Carla actually EATS tacos, so we have them at least once a week. And I have never — NEVER — seen such a thing. I mean, in the one box, not a SINGLE SHELL was whole.

Well, I can bright-side my way to nachos for lunch, at least.

  • Halloween was SO FUN this year. Carla is at the perfect age, I think. She got really excited about dressing up (so much so that the hours between the end of her school day and six o’clock when trick-or-treating began took forever) and she was really pumped up by the idea of candy. She understood the concept of going up to people’s doors and holding out her little pumpkin. She didn’t really succeed in saying “trick or treat,” but she DID say “thank you,” so there’s that.

One thing I loved was that she would rummage around in people’s candy dishes, searching for the Perfect Candy. And some of them would helpfully choose something for her, and she would shake her head and say, “No, I have that already.” It was kind of adorable. Also a little bit embarrassing, but I’m choosing to believe that people felt more charmed than annoyed.

We made it all the way down one side of our block before she decided that she needed candy NOW. Instead of going up to the door, she sat down smack in the middle of one our neighbors’ driveway and started searching through her pumpkin to find something. To prod her along, I pulled out a bag of M&Ms and fed her one at a time after each house, kind of like training a puppy to heel. So she would dutifully march up to the door, collect her candy, and then turn around and open her mouth like a baby bird eager for a worm. We went through a bag of M&Ms and one roll of Smarties.

Our neighbors were so kind and generous. We have a great block, and most of the homes had full-size candies. And one of our neighbors was HIDING the good candy for the kids she recognized from our block, so when Carla finally made it to her house, she invited us in and gave Carla three full-size items. It was just so sweet. It made me feel giddy with the goodness of human kind.

  • The one negative moment this Halloween was a comment that I got about Carla’s costume, from someone who knows us well. Carla was a princess this year; last year she was a superhero. She chose both costumes, without input from me or my husband. Just, last year she was really into the superhero, so she wanted to dress up like that particular superhero, and this year she really wanted to be the princess.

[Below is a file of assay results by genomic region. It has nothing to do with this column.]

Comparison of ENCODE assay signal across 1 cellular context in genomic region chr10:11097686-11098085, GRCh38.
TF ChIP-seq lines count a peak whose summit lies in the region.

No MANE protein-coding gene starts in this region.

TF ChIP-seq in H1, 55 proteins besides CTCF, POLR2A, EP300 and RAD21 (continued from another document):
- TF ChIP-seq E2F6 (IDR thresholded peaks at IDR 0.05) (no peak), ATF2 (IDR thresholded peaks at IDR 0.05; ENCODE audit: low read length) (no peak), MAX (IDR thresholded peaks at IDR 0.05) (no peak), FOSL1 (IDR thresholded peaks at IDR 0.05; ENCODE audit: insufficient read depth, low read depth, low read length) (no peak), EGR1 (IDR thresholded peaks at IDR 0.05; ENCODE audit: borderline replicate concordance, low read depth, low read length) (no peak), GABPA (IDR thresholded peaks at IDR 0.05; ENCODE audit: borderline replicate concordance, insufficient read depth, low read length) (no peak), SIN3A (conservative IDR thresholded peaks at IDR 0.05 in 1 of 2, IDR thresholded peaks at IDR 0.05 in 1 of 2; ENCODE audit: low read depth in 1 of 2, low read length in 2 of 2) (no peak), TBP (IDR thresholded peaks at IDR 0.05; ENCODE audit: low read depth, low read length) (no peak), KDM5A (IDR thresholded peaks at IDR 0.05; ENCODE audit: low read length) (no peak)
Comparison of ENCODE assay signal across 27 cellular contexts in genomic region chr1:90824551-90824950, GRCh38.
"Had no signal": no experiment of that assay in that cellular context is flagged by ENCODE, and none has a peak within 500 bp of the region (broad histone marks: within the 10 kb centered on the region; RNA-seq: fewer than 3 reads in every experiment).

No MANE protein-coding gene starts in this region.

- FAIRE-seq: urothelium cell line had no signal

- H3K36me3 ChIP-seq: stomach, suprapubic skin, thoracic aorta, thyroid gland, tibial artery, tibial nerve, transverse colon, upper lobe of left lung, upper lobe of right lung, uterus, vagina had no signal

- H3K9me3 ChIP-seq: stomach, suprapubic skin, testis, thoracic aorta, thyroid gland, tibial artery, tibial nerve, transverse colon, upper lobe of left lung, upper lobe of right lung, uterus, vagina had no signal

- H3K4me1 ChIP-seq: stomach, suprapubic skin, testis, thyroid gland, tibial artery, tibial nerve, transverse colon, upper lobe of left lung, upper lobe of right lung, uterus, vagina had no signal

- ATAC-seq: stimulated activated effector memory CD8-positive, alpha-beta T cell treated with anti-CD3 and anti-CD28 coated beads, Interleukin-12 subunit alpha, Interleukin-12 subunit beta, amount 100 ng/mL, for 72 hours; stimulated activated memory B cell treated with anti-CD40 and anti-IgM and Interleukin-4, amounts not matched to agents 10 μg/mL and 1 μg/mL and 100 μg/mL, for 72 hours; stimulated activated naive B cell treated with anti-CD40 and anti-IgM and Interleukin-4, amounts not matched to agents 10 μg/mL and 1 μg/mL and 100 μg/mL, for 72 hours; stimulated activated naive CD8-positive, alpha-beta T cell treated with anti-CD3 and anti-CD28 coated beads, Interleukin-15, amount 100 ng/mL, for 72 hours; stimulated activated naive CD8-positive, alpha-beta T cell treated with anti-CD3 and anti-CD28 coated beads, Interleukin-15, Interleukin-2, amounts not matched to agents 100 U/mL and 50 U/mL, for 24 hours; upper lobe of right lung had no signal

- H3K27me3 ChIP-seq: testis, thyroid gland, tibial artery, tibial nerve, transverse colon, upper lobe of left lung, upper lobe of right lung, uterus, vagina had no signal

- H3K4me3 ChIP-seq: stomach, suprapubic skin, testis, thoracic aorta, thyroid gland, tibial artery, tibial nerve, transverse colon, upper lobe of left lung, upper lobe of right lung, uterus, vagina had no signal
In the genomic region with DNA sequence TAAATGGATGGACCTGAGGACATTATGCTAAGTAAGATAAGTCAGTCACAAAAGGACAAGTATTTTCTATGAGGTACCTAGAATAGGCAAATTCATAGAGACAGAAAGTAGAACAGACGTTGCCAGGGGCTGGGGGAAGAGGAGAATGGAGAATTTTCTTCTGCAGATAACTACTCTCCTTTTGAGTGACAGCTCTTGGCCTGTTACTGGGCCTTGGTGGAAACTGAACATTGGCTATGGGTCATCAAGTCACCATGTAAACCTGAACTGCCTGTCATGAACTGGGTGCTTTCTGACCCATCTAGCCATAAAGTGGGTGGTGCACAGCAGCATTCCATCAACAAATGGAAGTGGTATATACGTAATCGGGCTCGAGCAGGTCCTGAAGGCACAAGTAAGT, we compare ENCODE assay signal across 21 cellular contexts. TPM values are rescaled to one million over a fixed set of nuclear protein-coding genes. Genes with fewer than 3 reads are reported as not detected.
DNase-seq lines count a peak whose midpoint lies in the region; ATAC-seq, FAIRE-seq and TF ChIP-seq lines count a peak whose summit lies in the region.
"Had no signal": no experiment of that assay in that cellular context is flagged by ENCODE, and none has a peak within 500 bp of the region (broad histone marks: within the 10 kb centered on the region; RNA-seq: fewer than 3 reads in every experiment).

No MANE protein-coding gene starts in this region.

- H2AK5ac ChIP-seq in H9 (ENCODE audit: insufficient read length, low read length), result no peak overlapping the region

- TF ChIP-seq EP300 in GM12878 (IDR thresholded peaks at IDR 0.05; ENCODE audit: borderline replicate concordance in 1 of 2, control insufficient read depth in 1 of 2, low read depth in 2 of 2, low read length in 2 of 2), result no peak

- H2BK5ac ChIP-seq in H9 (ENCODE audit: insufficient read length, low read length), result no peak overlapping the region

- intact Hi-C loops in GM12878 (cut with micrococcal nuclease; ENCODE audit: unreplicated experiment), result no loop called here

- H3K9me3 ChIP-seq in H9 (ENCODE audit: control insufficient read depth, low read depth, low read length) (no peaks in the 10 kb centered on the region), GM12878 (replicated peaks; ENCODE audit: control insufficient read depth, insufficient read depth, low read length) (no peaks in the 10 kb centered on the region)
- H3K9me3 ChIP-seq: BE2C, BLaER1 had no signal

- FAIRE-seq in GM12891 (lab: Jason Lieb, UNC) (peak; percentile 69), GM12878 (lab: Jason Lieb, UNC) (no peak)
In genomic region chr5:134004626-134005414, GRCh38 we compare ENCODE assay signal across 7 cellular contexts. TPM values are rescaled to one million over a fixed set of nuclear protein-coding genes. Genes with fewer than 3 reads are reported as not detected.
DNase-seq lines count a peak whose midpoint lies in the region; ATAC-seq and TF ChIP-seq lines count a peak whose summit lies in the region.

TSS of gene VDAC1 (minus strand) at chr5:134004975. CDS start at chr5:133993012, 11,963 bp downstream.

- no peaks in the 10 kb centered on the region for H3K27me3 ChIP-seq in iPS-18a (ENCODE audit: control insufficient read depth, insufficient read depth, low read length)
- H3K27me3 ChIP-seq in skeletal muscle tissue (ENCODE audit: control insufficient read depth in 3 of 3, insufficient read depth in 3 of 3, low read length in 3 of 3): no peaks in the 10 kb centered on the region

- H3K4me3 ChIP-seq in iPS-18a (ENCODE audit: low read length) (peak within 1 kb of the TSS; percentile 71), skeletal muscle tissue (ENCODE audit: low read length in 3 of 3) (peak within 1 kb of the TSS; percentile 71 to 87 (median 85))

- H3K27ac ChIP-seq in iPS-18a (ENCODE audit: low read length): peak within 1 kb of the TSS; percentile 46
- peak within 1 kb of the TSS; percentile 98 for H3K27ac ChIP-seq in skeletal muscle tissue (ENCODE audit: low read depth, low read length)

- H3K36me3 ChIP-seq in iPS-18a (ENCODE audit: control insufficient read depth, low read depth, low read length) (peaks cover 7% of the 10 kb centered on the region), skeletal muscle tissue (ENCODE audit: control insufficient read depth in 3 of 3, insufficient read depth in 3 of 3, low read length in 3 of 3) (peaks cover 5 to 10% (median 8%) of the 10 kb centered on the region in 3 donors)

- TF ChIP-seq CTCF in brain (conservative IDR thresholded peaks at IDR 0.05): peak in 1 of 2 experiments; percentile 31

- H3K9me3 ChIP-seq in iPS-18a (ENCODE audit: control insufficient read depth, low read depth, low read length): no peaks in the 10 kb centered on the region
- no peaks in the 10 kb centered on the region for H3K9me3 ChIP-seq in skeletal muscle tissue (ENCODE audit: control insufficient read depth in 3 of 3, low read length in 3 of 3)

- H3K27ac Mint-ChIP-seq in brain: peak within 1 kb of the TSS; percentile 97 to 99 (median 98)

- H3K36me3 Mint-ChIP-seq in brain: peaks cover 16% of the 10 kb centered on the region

Anyway, when Carla told this person what she was going as for Halloween, the person turned to me and said, “It’s nice that she’s interested in more feminine things.”

I mean.

First of all, gross. Second of all, what? Thirdly, REALLY?! Fourthly, why is anyone evaluating anything about the costume choices of a three-year-old? Fifthly, it makes me mad because – for a minute – it made me want to rip the princess costume off of Carla and dress her up like a lumberjack complete with beard and muscles (ALTHOUGH A LUMBERJACK COULD BE A PERFECLTY FEMININE PERSON TOO OMG) just for spite, and then THAT makes me mad because why? Why shouldn’t I just be delighted by whatever Carla wants to pretend to be, whether it’s a firefighter or a dragonfly or a ballerina or a freaking bowling ball.  Why should some stupid comment make me want her to be or feel or do anything other than what she wants? WAY TO RUIN HALLOWEEN, PERSON.

I don’t even care to unpack all that upsets me about that comment, or why it’s so gross and demeaning, or how it’s a symptom of a larger, more insidious problem in society, or how sad it makes me feel that Carla is going to have to face crap like this her whole life.

So I’m going to write it down here and be done with it and move on.


  • My husband carved a cat pumpkin this year. That was fun. When it was dark outside, and the cat silhouette was back lit by the little flameless candles I put inside, it garnered a lot of compliments from trick or treaters. Carla and I did the messy part, taking the top off and scooping out all the guts and seeds. Then I roasted the seeds. Carla did not care for the seeds. My husband was eating some later in the week, and I overheard Carla say, “WHY do you like those Daddy?”